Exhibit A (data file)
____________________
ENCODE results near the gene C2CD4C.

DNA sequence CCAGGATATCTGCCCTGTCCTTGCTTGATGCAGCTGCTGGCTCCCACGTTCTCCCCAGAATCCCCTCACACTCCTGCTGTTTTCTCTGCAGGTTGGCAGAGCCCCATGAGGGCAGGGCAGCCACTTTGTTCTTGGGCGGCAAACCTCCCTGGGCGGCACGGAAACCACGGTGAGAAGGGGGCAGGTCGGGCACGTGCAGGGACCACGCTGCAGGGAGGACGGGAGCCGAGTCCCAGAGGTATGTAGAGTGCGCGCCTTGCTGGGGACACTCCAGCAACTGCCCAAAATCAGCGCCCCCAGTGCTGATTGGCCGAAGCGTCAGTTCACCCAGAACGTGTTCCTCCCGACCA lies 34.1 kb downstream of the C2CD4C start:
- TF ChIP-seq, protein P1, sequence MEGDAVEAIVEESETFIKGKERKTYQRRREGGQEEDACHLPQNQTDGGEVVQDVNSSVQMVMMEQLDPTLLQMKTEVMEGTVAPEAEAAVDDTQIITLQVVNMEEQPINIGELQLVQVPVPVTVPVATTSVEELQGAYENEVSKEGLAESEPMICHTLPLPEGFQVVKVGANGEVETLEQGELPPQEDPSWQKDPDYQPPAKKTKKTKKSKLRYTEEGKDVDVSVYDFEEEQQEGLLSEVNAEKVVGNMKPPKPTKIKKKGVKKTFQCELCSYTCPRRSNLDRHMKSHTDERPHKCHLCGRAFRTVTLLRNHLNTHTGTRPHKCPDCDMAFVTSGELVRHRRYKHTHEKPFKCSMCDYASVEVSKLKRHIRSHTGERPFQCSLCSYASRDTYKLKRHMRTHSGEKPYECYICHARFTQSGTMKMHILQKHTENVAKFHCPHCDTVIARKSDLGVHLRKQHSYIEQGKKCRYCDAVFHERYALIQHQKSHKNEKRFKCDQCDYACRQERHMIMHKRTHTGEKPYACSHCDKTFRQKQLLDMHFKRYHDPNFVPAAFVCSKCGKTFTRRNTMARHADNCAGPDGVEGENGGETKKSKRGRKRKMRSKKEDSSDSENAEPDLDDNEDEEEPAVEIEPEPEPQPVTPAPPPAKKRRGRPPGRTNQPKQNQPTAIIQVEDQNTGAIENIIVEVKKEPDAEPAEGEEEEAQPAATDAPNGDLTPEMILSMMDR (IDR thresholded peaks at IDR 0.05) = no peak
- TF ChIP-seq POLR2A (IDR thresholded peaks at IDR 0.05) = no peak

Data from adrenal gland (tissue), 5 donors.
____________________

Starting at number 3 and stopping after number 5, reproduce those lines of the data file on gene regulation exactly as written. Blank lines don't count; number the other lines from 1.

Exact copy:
- TF ChIP-seq, protein P1, sequence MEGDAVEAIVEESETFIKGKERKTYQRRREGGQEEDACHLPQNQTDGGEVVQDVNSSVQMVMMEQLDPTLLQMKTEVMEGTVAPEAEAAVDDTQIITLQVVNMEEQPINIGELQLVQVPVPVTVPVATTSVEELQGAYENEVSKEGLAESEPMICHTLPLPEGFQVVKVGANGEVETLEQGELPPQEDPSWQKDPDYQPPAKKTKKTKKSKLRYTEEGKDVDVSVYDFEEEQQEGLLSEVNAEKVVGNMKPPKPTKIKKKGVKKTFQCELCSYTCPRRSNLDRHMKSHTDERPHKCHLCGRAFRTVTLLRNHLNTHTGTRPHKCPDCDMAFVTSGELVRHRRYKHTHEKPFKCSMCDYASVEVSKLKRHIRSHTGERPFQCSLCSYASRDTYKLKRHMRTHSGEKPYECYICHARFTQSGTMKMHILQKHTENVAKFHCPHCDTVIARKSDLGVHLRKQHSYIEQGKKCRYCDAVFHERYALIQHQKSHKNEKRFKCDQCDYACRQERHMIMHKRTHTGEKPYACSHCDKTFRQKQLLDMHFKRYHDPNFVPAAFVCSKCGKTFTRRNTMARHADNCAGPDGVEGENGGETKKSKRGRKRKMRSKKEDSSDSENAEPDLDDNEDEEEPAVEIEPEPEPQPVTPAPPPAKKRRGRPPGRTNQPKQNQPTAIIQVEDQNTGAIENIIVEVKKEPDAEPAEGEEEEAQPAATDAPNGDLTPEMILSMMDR (IDR thresholded peaks at IDR 0.05) = no peak
- TF ChIP-seq POLR2A (IDR thresholded peaks at IDR 0.05) = no peak

Data from adrenal gland (tissue), 5 donors.